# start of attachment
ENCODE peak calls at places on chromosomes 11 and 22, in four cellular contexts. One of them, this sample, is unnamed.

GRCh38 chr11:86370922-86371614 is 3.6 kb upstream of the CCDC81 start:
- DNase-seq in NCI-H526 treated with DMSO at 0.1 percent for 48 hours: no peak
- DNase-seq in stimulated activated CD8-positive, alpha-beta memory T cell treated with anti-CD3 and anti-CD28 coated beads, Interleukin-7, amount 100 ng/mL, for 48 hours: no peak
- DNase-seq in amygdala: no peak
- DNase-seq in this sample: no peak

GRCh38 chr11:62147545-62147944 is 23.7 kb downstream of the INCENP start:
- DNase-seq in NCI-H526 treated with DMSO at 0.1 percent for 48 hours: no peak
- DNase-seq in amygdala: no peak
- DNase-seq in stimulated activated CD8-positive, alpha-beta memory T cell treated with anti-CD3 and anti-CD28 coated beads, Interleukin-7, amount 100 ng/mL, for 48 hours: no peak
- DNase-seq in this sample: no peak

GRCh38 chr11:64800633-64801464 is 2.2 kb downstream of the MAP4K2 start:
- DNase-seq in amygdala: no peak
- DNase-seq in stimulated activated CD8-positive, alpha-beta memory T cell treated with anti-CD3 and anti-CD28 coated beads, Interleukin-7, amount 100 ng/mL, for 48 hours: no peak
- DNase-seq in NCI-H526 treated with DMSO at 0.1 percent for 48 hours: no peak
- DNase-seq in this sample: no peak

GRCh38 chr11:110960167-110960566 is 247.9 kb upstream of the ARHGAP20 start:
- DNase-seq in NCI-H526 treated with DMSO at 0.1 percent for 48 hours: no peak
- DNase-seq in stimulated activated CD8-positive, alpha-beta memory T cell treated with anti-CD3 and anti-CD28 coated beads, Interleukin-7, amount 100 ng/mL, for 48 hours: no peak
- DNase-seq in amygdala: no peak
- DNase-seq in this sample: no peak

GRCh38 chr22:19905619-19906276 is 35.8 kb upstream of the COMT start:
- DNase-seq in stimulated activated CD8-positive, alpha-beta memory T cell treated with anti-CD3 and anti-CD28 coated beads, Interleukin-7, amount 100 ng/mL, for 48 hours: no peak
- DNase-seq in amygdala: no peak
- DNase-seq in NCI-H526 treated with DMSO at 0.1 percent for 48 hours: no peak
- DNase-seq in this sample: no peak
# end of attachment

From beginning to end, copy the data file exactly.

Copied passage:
ENCODE peak calls at places on chromosomes 11 and 22, in four cellular contexts. One of them, this sample, is unnamed.

GRCh38 chr11:86370922-86371614 is 3.6 kb upstream of the CCDC81 start:
- DNase-seq in NCI-H526 treated with DMSO at 0.1 percent for 48 hours: no peak
- DNase-seq in stimulated activated CD8-positive, alpha-beta memory T cell treated with anti-CD3 and anti-CD28 coated beads, Interleukin-7, amount 100 ng/mL, for 48 hours: no peak
- DNase-seq in amygdala: no peak
- DNase-seq in this sample: no peak

GRCh38 chr11:62147545-62147944 is 23.7 kb downstream of the INCENP start:
- DNase-seq in NCI-H526 treated with DMSO at 0.1 percent for 48 hours: no peak
- DNase-seq in amygdala: no peak
- DNase-seq in stimulated activated CD8-positive, alpha-beta memory T cell treated with anti-CD3 and anti-CD28 coated beads, Interleukin-7, amount 100 ng/mL, for 48 hours: no peak
- DNase-seq in this sample: no peak

GRCh38 chr11:64800633-64801464 is 2.2 kb downstream of the MAP4K2 start:
- DNase-seq in amygdala: no peak
- DNase-seq in stimulated activated CD8-positive, alpha-beta memory T cell treated with anti-CD3 and anti-CD28 coated beads, Interleukin-7, amount 100 ng/mL, for 48 hours: no peak
- DNase-seq in NCI-H526 treated with DMSO at 0.1 percent for 48 hours: no peak
- DNase-seq in this sample: no peak

GRCh38 chr11:110960167-110960566 is 247.9 kb upstream of the ARHGAP20 start:
- DNase-seq in NCI-H526 treated with DMSO at 0.1 percent for 48 hours: no peak
- DNase-seq in stimulated activated CD8-positive, alpha-beta memory T cell treated with anti-CD3 and anti-CD28 coated beads, Interleukin-7, amount 100 ng/mL, for 48 hours: no peak
- DNase-seq in amygdala: no peak
- DNase-seq in this sample: no peak

GRCh38 chr22:19905619-19906276 is 35.8 kb upstream of the COMT start:
- DNase-seq in stimulated activated CD8-positive, alpha-beta memory T cell treated with anti-CD3 and anti-CD28 coated beads, Interleukin-7, amount 100 ng/mL, for 48 hours: no peak
- DNase-seq in amygdala: no peak
- DNase-seq in NCI-H526 treated with DMSO at 0.1 percent for 48 hours: no peak
- DNase-seq in this sample: no peak